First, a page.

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Laura Hausman

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Home From the Rabbi From the Rabbi - October 2017
From the Rabbi - October 2017 PDF Print E-mail

In the Talmud we are told that when we die and go to heaven, and are to be judged, we will be asked a series of questions about how we lived our lives. But why wait till we die to ask these important questions?  Why wait till we are no longer able to change anything to consider how we live our lives and how we might face our ultimate judgement?  

Three of these questions are particularly interesting to consider while we have the time to do so. Nasata v’natata be-emunah? — Did you deal with people honestly? This is often translated as “Did you deal honestly in business?” which might seem like an odd question to open with as you stand before G-d in judgement! But it really means “did you deal honestly, in a way that is trustworthy and with integrity in your daily dealings.” Not just the business of business but the mundane business of life, how you deal with others in the daily interactions of a regular day rather than in the grand gestures of a special occasion.   Integrity is often described as “what you do when no one is watching.” But here it may be better understood as how you act regardless of who is watching: whether you like a person or you don’t, whether you know them or you don’t, whether you will benefit or not, or even if it will disadvantage you.

Tzipita lishuah? — Did you hope for salvation? But being honest with yourself isn’t always enough.   Having integrity often means realizing that you will not always get the results you want, that things will not always turn out your way even if you did the right thing in the right way.   And so we are asked whether we hoped for salvation.  Hoping for salvation is pretty standard in religious life. But in Judaism the question is not about achieving a personal place in heaven but about bringing about a better world and working diligently towards that goal.   And the essential point here is hope.  In a world that often seems so hopeless our tradition asks us if we made sure to maintain hope. Despite generations of persecution and oppression we have maintained hope.  Despite all that has befallen us in our history we have always looked towards a better future believing that hope would eventually win out.  Indeed the Israeli national anthem, Hatikvah, means “the Hope” reflecting the fact that despite years of exile in which the idea of a national homeland was only a distant idea, eventually because that hope was kept alive, it became a reality.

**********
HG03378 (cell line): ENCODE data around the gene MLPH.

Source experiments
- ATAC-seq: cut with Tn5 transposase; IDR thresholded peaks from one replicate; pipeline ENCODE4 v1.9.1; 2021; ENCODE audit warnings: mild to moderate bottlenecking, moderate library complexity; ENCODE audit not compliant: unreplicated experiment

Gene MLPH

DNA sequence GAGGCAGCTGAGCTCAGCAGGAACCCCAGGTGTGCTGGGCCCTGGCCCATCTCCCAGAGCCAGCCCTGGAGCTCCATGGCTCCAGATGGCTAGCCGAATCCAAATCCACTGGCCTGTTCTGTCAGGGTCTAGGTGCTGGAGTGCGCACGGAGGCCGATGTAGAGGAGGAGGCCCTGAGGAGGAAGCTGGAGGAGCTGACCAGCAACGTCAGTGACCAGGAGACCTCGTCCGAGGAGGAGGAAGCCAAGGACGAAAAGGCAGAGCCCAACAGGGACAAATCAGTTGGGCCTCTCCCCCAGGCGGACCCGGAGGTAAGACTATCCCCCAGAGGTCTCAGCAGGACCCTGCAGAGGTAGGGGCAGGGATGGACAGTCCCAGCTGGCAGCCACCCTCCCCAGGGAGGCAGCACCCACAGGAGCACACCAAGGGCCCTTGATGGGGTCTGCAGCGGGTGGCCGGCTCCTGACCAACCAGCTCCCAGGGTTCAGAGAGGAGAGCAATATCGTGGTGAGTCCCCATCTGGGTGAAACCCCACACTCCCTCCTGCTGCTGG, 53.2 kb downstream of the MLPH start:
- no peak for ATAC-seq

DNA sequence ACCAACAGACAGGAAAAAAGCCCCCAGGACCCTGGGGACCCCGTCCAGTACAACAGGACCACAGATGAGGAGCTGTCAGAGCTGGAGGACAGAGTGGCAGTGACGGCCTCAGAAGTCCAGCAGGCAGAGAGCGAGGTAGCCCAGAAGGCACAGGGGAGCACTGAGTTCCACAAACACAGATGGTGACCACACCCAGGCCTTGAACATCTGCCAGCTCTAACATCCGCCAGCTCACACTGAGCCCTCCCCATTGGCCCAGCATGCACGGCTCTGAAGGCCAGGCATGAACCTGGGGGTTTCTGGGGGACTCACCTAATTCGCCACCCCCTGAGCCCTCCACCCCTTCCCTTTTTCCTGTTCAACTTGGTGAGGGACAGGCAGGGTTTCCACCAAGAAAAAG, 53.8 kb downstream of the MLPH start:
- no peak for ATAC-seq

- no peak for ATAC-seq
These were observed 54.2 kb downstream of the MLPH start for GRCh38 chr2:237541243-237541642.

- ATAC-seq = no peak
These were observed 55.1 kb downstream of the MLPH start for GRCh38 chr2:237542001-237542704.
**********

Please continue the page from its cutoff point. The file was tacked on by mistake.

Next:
Havanta davar mitoch davar? — Did you understand one thing from another? This is a seemingly simple question but one that may be the ultimate question in many ways.   This question is really about our priorities in life. Did we spend our time understanding the difference between what was important and what wasn’t what was significant and what was petty, what made a difference to the world and what was merely self-serving?  We all recently experienced an event that put our priorities into perspective – Hurricane Harvey.  Facing the might and sheer power of nature, and seeing the devastation left in its wake, a lot of what we think is important comes into perspective.  When we think of what we experienced and what people whose homes were destroyed and livelihoods wiped out it focuses us on what truly matters in life in a way that our normal comfortable existence obscures.  How much of what seemed so important the day before, that we spent so much time and energy on before, seemed irrelevant and petty in the face of the hurricane?

On Yom Kippur each year we are faced with a similar idea.  Here we stand “trembling and afraid” awed by the sheer power of the day.  We are reminded on this day to distinguish one thing from another, to put our priorities in order and to go forward in life with both integrity and hope.   

        Rabbi Ilan Emanuel



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